This is not a simple question to answer, and requires that many other probate questions be answered to make a decision. However, it is possible to provide some general advice.
If a person dies with no property or outstanding debts, then there is nothing for the courts to oversee. You may think this is not common, but to qualify for Medicaid, a person must have under $2,000 of most assets to qualify. It does not take long for this $2,000 to evaporate leaving nothing in the estate.
There are also cases where everything a person has passes by operation of law at the moment of death and leaves nothing in the probate estate. Examples of this are:
- Payable on death accounts
- Vehicles with transfer on death titles (if allowed in your state)
- Beneficiary deeds on real estate (if supported in your state)
- Life insurance (Beware in Arkansas. A will may be able to change the beneficiary…)
- Retirement accounts with a personal beneficiary named
- Stocks and bonds held in a transfer on death account
In some states, you may be able to escape traditional probate if the “probate estate” is small. The probate estate consists of property that does not pass by operation of law such as life insurance, payable on death accounts, etc. Small is defined by the state. If a state has a small estate process, then the dollar value of what is considered small is set by the state. In Arkansas, small is $100,000. In Oklahoma, small is $20,000 (as of the last time these numbers were checked. As with any legal thing, check with a local attorney to find the current numbers.)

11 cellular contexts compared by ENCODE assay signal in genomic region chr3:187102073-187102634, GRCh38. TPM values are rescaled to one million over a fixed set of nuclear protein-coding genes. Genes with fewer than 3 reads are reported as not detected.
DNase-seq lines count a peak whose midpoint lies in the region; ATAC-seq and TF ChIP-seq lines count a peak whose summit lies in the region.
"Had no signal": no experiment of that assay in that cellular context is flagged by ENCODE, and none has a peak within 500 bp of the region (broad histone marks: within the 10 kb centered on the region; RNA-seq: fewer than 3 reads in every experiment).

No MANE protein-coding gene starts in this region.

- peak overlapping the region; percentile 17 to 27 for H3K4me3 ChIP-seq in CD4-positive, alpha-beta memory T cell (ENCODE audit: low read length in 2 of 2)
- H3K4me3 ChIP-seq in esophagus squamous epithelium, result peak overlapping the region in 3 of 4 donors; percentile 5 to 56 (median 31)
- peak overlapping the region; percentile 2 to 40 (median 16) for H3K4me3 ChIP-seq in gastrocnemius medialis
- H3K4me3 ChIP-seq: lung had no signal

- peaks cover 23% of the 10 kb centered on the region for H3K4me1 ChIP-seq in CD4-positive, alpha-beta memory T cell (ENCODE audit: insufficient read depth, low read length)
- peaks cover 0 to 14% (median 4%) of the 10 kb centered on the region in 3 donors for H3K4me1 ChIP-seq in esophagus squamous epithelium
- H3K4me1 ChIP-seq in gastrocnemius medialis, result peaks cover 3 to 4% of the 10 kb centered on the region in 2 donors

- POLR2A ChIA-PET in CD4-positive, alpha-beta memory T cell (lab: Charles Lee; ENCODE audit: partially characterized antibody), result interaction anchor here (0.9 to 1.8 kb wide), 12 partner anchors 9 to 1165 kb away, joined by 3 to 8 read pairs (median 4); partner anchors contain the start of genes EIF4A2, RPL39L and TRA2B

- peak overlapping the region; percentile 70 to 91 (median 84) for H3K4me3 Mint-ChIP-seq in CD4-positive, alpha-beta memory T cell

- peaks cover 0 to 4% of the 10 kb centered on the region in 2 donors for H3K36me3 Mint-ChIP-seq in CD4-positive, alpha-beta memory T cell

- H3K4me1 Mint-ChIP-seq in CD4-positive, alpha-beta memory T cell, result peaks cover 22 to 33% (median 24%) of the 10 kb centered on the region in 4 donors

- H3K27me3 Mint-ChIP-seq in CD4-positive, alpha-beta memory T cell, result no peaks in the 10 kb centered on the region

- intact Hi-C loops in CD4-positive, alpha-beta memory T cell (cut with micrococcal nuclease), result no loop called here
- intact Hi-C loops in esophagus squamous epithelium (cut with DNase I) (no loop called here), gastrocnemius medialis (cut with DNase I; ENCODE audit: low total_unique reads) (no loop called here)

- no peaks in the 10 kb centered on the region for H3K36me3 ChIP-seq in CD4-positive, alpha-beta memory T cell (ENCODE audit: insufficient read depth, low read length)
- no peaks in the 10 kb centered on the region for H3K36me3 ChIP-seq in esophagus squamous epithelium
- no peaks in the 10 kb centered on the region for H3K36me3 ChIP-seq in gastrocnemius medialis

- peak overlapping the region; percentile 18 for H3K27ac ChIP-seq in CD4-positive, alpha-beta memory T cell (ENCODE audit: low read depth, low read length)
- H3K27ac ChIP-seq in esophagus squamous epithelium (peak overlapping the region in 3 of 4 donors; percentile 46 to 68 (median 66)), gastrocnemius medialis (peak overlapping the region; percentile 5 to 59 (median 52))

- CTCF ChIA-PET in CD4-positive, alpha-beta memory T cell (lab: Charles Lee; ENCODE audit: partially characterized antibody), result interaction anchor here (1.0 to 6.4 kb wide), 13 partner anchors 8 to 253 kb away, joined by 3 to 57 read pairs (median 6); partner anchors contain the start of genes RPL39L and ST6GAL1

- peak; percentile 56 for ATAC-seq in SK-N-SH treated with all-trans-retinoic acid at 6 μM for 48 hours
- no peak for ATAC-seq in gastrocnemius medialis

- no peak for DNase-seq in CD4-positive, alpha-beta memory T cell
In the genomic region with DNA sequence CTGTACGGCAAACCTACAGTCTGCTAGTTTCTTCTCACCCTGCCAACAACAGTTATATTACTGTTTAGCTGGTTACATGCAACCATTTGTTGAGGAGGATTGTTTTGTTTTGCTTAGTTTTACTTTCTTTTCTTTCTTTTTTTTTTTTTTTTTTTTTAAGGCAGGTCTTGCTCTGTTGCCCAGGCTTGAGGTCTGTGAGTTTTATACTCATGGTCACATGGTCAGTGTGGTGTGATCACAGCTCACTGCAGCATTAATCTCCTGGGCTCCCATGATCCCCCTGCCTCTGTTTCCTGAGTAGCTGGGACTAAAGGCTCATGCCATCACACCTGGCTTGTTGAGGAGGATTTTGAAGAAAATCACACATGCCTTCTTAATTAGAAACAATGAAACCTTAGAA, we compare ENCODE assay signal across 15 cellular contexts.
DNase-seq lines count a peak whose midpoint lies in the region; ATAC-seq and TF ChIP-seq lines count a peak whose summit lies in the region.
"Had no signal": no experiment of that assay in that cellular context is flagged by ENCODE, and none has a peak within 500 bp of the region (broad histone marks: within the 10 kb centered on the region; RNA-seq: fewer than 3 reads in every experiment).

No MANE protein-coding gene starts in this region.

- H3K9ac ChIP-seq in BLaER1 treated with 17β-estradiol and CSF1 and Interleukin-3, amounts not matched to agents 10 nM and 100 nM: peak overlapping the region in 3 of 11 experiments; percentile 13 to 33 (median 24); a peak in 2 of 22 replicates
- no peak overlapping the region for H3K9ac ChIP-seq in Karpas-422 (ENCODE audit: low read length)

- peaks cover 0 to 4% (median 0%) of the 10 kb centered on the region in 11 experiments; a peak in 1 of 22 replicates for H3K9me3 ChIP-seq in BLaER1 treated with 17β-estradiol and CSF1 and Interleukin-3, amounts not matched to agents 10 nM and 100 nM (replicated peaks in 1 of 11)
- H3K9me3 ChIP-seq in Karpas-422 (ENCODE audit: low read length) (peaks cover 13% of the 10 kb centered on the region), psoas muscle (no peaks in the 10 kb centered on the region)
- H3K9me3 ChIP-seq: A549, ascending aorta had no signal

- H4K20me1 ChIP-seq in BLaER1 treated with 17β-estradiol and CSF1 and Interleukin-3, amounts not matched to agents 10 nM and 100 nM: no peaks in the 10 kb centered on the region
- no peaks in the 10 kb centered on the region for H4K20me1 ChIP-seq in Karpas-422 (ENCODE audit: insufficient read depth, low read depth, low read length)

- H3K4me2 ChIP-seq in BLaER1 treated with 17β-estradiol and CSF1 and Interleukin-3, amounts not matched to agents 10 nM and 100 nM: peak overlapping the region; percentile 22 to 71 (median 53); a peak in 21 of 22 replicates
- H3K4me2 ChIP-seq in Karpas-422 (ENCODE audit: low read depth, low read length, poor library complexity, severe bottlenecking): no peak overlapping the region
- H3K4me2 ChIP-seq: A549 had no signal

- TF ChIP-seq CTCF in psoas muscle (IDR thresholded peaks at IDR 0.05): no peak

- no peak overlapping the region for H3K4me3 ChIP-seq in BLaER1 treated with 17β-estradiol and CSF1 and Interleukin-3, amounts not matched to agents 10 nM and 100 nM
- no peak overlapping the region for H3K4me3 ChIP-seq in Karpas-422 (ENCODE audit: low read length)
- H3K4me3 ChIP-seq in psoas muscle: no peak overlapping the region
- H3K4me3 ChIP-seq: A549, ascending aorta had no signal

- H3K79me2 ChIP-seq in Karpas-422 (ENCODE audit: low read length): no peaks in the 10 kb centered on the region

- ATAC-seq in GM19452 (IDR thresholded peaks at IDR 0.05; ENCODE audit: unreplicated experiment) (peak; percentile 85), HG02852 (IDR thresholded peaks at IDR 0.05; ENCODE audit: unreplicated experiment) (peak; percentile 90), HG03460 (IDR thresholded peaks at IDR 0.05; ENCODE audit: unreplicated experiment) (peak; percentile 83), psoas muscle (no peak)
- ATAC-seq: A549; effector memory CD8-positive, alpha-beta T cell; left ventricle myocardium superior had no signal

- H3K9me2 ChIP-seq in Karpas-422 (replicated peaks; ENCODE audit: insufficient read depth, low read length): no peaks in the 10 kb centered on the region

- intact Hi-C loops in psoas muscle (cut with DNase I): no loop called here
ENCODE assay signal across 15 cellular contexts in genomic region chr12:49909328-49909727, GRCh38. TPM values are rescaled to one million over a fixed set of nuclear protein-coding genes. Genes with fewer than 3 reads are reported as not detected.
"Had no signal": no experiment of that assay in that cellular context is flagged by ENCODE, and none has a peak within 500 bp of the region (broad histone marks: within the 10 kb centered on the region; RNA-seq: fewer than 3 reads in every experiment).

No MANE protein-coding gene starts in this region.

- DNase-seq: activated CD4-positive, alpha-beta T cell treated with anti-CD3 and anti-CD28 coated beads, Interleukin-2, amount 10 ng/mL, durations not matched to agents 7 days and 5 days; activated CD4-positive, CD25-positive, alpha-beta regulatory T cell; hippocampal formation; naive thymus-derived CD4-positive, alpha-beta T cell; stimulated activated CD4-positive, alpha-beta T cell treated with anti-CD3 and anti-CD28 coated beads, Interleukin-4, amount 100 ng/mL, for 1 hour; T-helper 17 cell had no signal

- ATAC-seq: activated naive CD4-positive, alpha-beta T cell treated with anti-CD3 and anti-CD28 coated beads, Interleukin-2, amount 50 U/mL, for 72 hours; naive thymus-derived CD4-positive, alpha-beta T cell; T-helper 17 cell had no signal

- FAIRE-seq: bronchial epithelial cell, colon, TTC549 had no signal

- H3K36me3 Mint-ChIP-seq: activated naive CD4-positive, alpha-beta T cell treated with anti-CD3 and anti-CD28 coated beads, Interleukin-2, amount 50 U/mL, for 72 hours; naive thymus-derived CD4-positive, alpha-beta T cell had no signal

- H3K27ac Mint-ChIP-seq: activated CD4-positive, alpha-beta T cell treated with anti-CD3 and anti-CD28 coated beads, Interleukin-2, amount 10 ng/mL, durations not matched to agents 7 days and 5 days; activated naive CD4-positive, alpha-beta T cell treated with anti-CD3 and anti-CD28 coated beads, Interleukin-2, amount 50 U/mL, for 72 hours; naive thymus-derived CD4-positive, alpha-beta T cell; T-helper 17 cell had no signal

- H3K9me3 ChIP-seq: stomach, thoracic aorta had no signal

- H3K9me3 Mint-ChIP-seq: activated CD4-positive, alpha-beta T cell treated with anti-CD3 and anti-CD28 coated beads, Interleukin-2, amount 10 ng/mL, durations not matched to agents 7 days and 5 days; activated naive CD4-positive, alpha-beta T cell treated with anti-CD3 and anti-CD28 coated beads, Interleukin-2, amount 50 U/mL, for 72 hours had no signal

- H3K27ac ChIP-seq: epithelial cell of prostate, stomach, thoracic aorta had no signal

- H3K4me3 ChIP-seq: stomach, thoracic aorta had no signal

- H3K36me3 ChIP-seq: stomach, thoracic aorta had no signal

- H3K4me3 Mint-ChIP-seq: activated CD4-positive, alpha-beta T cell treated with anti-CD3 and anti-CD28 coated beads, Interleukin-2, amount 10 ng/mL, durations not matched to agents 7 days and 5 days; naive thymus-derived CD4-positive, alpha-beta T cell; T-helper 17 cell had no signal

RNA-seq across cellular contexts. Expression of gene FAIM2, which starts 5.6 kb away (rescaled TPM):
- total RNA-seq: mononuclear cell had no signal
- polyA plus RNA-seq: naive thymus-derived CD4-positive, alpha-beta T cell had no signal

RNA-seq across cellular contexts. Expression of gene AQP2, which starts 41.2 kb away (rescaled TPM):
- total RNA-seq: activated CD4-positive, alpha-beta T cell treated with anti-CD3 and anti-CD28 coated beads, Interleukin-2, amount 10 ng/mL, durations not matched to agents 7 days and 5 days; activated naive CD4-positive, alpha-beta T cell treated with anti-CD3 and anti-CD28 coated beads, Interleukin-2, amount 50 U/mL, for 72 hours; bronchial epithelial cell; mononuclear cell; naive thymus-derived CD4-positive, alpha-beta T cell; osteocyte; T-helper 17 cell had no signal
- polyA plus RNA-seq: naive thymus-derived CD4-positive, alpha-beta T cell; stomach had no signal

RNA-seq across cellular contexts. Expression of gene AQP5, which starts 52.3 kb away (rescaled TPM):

The typical process for a small estate is to file a small estate affidavit. If small amounts of real estate are involved, you will also need to have a special deed prepared to transfer title and keep the “chain of title” intact.
When a will is involved
When the estate is above the small estate limit, or a will is found, a traditional probate process needs to take place.
When no will is found
When no will is found, you will need to go through the process of intestate succession. A full description of intestate succession is beyond the scope of this post.